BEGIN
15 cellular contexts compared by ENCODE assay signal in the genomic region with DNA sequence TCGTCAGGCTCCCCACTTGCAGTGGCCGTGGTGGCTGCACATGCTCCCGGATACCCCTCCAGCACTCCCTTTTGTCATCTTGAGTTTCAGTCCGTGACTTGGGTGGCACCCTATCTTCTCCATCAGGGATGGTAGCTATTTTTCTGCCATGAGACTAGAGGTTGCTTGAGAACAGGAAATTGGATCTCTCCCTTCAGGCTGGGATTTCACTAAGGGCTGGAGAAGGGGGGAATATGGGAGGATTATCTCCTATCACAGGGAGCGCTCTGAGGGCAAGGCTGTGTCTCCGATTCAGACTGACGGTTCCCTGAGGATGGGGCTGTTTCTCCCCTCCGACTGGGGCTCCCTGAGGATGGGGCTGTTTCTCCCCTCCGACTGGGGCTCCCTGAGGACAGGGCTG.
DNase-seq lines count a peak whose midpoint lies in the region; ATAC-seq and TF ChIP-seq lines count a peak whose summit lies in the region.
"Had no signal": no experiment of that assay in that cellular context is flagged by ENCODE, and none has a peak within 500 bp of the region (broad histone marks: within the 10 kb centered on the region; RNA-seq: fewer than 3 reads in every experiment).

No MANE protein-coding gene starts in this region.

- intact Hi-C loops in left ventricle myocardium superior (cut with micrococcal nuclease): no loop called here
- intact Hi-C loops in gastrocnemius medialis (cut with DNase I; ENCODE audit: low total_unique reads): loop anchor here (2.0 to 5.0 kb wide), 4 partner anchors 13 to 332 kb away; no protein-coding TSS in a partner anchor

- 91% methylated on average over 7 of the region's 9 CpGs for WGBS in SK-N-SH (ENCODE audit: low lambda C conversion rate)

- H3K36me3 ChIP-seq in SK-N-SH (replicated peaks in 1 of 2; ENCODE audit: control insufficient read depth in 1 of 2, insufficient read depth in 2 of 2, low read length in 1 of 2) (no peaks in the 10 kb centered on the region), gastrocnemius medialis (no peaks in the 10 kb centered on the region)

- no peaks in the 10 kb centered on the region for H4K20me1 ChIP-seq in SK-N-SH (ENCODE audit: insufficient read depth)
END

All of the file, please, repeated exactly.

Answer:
15 cellular contexts compared by ENCODE assay signal in the genomic region with DNA sequence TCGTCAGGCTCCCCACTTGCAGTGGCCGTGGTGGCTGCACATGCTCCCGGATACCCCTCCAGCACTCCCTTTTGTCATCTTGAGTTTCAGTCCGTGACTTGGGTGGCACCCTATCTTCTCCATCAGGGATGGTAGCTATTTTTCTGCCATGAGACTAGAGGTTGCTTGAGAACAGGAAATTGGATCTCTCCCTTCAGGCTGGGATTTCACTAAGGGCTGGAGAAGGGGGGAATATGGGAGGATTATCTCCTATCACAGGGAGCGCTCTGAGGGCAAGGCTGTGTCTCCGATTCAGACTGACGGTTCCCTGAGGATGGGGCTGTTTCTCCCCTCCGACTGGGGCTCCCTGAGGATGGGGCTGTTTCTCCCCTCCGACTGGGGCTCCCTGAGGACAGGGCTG.
DNase-seq lines count a peak whose midpoint lies in the region; ATAC-seq and TF ChIP-seq lines count a peak whose summit lies in the region.
"Had no signal": no experiment of that assay in that cellular context is flagged by ENCODE, and none has a peak within 500 bp of the region (broad histone marks: within the 10 kb centered on the region; RNA-seq: fewer than 3 reads in every experiment).

No MANE protein-coding gene starts in this region.

- intact Hi-C loops in left ventricle myocardium superior (cut with micrococcal nuclease): no loop called here
- intact Hi-C loops in gastrocnemius medialis (cut with DNase I; ENCODE audit: low total_unique reads): loop anchor here (2.0 to 5.0 kb wide), 4 partner anchors 13 to 332 kb away; no protein-coding TSS in a partner anchor

- 91% methylated on average over 7 of the region's 9 CpGs for WGBS in SK-N-SH (ENCODE audit: low lambda C conversion rate)

- H3K36me3 ChIP-seq in SK-N-SH (replicated peaks in 1 of 2; ENCODE audit: control insufficient read depth in 1 of 2, insufficient read depth in 2 of 2, low read length in 1 of 2) (no peaks in the 10 kb centered on the region), gastrocnemius medialis (no peaks in the 10 kb centered on the region)

- no peaks in the 10 kb centered on the region for H4K20me1 ChIP-seq in SK-N-SH (ENCODE audit: insufficient read depth)